CLEVELAND, OH - NOVEMBER 02:  Brandon Guyer #6 of the Cleveland Indians celebrates Rajai Davis #20 two-run home run during the eighth inning to tie the game 6-6 against the Chicago Cubs in Game Seven of the 2016 World Series at Progressive Field on November 2, 2016 in Cleveland, Ohio.  (Photo by Elsa/Getty Images)
Getty Images
Leave a comment

The Cleveland Indians and outfielder Brandon Guyer avoided arbitration by agreeing to a two-year contract with a club option for 2019.

The Indians acquired Guyer from the Rays at last year’s trade deadline. After coming to Cleveland he posted a line of .333/.438/.469 in 38 games. He’s a .262/.349/.402 hitter over 344 games in five seasons in the bigs. He has led the league in being hit by pitches for the past two seasons, getting plunked 24 times in 2015 and 31 times in 2016. He went 6-for-18 with four walks and two HBPs in the playoffs for Cleveland. The man will work to get on base, my friends. And he can play all three outfield positions.

Nice signing.

Sarasota County to build the Braves a new spring training facility

screen-shot-2017-01-18-at-10-30-29-am
2 Comments

The Braves have trained at Walt Disney World for several years. The lease is up, however, and they’ve been on the hunt for a new facility for some time. Disney is just too geographically remote from most of the Grapefruit League facilities so they’ve looked on both the Atlantic and Gulf coasts for some time.

Their search appears to be over, however, as they have reached an agreement to move to Sarasota:

The Atlanta Braves formally plan to move the team’s spring training home to North Port in 2019, the team and Sarasota County announced Tuesday afternoon.

The announcement set the stage for final negotiations this spring on a contract to bring the Major League Baseball team to a new complex in the West Villages district just south of West Villages Parkway and U.S. 41, near the State College of Florida campus in North Port.

It’ll be a $75-$80 million complex on 70 acres. The story says it’s envisioned to anchor a “town center” commercial and residential district. If anyone has ever been to a spring training facility, however, one knows how ridiculous such an idea is. There is nothing more geographically un-centered and dispersed than a spring training facility. It’s a sea of open fields which private citizens generally cannot access and large parking lots. These facilities typically require major arteries, not quaint town streets, for reasonable access. The best any facilities do to integrate with surrounding communities can be seen in Fort Myers with the Twins and in Surprise, Arizona with the Rangers and Royals, where the facilities are part of larger community parks and recreation centers. That’s OK, and certainly better than nothing, but they’re not the anchors of the vibrant live/work/shop developments like the Braves and Sarasota are describing here.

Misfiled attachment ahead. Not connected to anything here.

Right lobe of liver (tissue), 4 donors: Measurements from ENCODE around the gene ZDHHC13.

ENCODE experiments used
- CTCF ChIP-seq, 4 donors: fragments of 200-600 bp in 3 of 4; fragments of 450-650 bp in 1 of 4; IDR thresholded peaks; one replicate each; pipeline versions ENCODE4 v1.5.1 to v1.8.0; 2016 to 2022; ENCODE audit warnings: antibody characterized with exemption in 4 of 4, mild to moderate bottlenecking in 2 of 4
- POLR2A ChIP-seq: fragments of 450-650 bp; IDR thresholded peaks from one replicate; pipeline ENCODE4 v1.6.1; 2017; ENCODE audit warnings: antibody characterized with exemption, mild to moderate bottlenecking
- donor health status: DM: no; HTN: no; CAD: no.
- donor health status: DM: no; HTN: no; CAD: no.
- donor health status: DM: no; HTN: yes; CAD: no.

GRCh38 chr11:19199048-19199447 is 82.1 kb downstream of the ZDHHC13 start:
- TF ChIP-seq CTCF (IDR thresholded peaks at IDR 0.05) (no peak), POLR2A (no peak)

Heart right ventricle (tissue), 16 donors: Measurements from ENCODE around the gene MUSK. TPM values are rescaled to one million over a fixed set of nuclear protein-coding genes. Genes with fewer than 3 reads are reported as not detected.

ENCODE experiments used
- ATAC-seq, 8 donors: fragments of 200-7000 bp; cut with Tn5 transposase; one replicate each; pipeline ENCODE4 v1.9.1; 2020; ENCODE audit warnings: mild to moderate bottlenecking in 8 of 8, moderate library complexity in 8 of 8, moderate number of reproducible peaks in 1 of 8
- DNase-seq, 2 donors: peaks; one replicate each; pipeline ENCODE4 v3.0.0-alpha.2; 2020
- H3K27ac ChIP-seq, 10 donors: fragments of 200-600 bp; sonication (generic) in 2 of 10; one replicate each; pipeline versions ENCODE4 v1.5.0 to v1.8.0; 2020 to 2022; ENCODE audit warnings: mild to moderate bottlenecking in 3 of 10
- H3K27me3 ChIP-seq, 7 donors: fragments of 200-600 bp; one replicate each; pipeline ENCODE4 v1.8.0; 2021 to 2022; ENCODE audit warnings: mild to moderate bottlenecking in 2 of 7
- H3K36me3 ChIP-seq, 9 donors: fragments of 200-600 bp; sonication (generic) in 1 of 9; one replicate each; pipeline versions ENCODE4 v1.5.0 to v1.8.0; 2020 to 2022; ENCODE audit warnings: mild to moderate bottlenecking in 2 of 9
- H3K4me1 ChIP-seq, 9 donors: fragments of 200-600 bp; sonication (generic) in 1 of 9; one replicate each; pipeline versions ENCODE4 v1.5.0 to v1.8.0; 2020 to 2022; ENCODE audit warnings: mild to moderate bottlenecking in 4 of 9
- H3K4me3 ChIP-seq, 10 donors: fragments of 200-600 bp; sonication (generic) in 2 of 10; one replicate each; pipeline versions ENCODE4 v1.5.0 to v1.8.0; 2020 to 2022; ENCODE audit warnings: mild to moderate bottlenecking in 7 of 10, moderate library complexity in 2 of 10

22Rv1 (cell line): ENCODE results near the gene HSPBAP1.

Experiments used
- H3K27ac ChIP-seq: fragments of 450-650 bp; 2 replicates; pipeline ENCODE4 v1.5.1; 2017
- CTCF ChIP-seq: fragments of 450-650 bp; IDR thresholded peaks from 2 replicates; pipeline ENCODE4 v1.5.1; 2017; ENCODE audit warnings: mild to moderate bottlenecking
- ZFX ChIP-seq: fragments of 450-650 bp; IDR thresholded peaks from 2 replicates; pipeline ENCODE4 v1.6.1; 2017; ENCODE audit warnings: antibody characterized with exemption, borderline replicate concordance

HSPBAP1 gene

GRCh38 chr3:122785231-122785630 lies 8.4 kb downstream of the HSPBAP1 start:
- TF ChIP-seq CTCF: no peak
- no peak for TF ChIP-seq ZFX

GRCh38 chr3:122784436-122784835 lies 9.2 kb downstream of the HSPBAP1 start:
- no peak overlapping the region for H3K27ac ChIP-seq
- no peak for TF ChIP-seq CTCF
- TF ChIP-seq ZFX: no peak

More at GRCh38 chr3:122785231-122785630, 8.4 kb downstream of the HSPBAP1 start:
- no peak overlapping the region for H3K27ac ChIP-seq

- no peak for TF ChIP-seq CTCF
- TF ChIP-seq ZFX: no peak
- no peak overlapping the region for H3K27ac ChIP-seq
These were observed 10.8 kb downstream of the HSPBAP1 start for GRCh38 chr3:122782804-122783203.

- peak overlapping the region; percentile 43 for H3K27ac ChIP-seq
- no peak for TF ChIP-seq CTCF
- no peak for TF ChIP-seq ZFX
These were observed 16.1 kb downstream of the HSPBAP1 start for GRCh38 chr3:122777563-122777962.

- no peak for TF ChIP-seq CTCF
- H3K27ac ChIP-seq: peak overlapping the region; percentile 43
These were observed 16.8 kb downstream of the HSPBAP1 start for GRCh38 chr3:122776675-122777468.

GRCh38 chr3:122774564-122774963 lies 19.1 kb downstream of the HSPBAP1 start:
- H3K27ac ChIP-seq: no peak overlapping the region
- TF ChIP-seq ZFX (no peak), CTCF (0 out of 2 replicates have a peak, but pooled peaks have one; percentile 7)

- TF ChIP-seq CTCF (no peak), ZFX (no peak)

But of course everyone involved has to say that, because selling such facilities as the engine of pie-in-the-sky development is a key part of making the large expenditure of public funds seem more palatable. And yes, there will be a big expenditure of public funds here: the Braves will be getting $56 million in taxpayer subsidies for the new place, some from the state, some from the county. The amount from the county, by the way, is calculated to fall just below the threshold required for a public vote on the expenditure. The Braves have always been blessed with the ability to avoid public votes for their corporate welfare, of course.

One wonders how many other wealthy private businesses owned by multinational corporations get tens of millions in tax dollars to build employee training centers. Not many, I’m sure. The Braves always seem to luck out in this regard, however.